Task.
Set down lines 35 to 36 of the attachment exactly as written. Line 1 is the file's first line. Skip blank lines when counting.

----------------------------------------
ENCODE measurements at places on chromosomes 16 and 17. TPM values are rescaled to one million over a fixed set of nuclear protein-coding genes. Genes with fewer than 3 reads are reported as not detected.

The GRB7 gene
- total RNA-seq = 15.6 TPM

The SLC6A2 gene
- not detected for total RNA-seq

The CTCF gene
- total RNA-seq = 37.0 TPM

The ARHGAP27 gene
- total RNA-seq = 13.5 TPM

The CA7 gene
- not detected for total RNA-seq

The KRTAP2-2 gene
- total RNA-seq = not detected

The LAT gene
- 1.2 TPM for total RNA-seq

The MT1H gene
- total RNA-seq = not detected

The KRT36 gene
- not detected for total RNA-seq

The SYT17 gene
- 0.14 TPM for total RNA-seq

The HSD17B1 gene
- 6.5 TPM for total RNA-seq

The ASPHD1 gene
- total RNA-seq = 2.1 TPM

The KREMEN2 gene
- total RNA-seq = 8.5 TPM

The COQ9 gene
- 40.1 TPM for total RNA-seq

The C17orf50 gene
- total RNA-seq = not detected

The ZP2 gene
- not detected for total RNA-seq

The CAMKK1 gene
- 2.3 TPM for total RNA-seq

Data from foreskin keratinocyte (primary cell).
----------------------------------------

- 2.3 TPM for total RNA-seq

Data from foreskin keratinocyte (primary cell).